Getting There: The Monroe Street Bridge – all three of them – have stood the test of time
Mon., Sept. 23, 2019
The second Monroe Street Bridge was a steel structure built 1892. It is pictured here after a 100-foot section collapsed in 1910 during the construction of our current concrete version. A city engineer at the time said a cyclonic wind caused the collapse, but it was never determined whether wind, added weight of steel reinforcement or an earth slide was the actual cause. (PHOTO ARCHIVE / SR)
The Monroe Street Bridge will be completely closed to cars this weekend, but the traffic jam begins Monday.
Beginning Friday at 9 p.m., the city will close the bridge so workers can pave a number of streets around the ongoing two-year, $25 million project to build a 2.2-million-gallon sewer and stormwater tank by the downtown Spokane Public Library. The bridge will reopen next Monday at 5 a.m., in time for the week’s commuters, but it’s just the latest motoring woe for downtown travelers related to construction of that massive tank.
Traffic impacts begin Monday as the city reduces Monroe Street to one lane from the south end of the bridge to Riverside Avenue. Congestion and backups are a sure thing – as can be expected when a five-lane road goes to one – and motorists should find other routes.
All of that work snarling traffic is heading toward an end-of-October anticipated completion date, when the tank will almost be done, but the roads will be open and so will the new plaza atop the tank.
A river free from sewage is something to look forward to, but so is a traffic-free bridge where, to be clear, no streetcars, no elephants and definitely no automobiles will be allowed to cross. Only pedestrians will be allowed, which is a bit odd, considering that the Monroe Street Bridge was never built exclusively for walkers.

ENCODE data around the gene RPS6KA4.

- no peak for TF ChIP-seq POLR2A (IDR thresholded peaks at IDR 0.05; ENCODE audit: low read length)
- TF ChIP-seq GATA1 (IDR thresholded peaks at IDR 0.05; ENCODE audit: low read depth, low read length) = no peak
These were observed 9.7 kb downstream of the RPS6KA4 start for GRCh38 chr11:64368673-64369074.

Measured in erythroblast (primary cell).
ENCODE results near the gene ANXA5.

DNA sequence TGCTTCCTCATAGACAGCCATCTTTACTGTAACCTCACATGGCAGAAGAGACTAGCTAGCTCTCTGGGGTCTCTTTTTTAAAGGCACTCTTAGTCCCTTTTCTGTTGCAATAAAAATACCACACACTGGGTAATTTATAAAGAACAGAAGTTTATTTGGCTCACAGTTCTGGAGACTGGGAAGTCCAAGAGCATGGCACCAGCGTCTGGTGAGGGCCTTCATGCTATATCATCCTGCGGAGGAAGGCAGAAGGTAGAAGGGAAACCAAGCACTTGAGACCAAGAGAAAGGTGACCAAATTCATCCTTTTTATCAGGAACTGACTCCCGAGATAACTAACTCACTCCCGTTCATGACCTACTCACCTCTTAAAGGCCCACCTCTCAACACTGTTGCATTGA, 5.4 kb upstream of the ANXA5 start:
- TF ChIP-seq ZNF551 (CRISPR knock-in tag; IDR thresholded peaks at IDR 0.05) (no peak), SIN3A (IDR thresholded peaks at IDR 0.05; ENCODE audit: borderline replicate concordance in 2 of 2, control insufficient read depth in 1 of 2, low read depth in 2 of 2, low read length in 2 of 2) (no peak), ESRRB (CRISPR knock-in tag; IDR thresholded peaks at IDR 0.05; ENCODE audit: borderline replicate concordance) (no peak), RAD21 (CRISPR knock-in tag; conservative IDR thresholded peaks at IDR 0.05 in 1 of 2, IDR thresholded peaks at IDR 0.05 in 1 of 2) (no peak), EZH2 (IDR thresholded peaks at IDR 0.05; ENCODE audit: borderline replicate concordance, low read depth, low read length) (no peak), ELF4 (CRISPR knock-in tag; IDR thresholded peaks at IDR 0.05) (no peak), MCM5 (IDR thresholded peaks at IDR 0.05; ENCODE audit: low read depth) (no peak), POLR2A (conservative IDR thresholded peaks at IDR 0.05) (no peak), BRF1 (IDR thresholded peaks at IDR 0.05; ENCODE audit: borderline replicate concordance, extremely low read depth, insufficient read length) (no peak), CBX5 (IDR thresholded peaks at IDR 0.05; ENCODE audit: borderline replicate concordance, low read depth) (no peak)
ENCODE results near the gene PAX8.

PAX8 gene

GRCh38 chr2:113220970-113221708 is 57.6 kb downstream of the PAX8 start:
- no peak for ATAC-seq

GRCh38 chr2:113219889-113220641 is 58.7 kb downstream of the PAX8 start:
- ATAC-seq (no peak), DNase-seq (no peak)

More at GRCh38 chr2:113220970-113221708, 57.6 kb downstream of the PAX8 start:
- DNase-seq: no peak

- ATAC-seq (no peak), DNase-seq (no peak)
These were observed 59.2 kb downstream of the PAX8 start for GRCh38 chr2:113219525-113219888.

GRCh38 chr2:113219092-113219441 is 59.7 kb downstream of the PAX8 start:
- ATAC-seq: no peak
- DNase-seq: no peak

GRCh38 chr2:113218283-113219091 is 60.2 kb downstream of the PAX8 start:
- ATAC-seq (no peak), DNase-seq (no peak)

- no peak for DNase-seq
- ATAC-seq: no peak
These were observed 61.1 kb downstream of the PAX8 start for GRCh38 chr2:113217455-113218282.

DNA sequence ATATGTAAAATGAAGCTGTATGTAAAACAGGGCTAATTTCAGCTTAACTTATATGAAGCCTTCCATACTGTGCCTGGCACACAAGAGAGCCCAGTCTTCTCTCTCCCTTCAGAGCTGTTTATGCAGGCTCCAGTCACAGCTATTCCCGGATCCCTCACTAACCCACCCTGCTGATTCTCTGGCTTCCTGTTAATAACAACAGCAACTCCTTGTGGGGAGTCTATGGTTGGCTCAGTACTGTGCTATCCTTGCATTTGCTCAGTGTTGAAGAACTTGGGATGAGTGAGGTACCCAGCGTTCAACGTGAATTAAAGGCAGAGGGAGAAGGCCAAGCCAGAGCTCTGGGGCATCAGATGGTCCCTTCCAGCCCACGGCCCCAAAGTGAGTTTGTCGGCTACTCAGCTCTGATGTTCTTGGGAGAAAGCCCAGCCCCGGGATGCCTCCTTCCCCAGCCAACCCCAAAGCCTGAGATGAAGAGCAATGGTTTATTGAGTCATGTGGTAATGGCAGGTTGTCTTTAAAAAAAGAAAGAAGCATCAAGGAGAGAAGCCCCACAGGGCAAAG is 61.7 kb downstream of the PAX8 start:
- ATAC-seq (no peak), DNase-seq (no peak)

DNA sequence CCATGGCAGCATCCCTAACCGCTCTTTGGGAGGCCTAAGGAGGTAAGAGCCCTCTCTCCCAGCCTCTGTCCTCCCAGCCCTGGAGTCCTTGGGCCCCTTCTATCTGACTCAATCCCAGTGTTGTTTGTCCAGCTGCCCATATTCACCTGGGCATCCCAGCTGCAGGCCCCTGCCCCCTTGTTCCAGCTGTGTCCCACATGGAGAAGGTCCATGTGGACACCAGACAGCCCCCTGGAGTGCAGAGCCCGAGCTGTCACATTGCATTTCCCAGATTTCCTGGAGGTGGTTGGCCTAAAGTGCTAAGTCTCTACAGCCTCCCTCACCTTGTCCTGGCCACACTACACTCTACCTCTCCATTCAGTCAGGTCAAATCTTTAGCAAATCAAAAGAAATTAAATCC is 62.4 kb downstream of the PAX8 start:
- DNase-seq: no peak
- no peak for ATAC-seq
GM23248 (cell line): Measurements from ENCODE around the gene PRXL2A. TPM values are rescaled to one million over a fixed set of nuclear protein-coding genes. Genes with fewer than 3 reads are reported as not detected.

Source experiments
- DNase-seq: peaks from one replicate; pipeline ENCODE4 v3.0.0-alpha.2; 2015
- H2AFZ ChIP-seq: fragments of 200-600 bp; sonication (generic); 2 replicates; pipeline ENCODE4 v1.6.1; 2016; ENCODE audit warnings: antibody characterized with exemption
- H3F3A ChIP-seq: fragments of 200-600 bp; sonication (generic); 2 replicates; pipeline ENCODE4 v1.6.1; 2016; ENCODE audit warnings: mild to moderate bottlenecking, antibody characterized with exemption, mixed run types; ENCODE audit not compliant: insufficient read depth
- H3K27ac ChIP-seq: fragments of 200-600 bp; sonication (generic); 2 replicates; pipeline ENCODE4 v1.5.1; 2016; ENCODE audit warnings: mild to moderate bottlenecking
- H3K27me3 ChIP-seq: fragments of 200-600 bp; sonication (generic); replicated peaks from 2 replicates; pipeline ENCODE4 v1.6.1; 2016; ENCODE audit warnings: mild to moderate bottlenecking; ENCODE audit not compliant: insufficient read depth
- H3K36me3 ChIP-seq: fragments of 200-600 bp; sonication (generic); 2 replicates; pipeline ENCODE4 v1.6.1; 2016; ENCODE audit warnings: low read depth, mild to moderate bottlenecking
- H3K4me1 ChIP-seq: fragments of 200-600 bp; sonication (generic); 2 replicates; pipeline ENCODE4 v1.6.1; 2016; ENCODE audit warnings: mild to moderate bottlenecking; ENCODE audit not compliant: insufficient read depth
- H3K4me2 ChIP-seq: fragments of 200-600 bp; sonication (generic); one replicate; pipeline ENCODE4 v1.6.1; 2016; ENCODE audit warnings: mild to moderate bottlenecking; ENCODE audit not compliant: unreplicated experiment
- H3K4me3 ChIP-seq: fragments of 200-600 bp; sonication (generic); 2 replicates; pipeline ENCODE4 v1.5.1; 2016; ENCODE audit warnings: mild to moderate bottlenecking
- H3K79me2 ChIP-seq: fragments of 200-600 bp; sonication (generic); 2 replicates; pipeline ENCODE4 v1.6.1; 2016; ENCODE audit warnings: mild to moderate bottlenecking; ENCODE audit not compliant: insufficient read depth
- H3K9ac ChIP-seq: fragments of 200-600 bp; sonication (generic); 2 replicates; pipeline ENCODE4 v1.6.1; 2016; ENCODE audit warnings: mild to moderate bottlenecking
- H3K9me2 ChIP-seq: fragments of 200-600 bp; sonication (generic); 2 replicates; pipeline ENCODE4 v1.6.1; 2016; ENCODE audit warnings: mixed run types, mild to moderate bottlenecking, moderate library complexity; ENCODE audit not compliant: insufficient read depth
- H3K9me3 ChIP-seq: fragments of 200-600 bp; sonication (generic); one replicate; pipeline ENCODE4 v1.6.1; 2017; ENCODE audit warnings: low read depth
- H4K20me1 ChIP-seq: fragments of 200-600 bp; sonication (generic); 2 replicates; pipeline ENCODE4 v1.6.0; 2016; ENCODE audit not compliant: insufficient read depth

That goes for all three of them.
Three Monroe Street Bridges. The wooden one, the steel one and this one, the elegantly arched concrete affair that is, let’s be honest, the greatest span in all the land.
Why engineers deemed the bottom of a roaring waterfall a good place to build a tall wooden bridge is no mystery, even if it seems like a bad spot to build a bridge.
In 1888, the Spokane Cable Railway Co., the first cable car company in town, was incorporated Like the city’s other early public transportation efforts, the cable line was built by real estate speculators to connect downtown to their developments.
Work on the line began quickly, starting at the intersection of Monroe and Mallon Avenue. From there it went north to Boone Avenue, headed west to the city limits, then crossed the Spokane River to the Twickenham Addition development. The double-decker Twickenham bridge was built, but Twickenham wasn’t. The bridge washed out in a few years.
The line also went south, where it cruised through downtown on Monroe, headed up the South Hill to 14th, then to east Bernard. This was the location of the Cable Addition, where homes designed by famed Spokane architect Kirtland Cutter were being sold.
Of course, to get downtown, it had to cross the Spokane River gorge at Monroe. So in 1888, the first iteration of the Monroe Street Bridge was built. It was wooden, designed to carry cable cars, wagons, horses and people. It cost $45,000 to build, according to an article in the Nov. 29, 1888, edition of the Spokane Falls Review, $15,000 of which was raised by popular subscription and the rest shared by the city and cable car company.
It was also doomed.
Much like its sibling to Twickenham, the wooden bridge couldn’t fulfill its charge. A cable car soon caused a fire, torching the timber structure and putting the first Monroe Street Bridge out of commission. It was inevitable, considering the rise of the streetcar.
A cable car, as its name suggests, runs by cable. A continuous cable circulated in an underground conduit. A car moved by “gripping” the cable, and releasing it when it needed to stop. Cable cars were great for steep hills, as San Francisco and Seattle had proven, and the steep climb of Monroe up the South Hill was made by this cable car.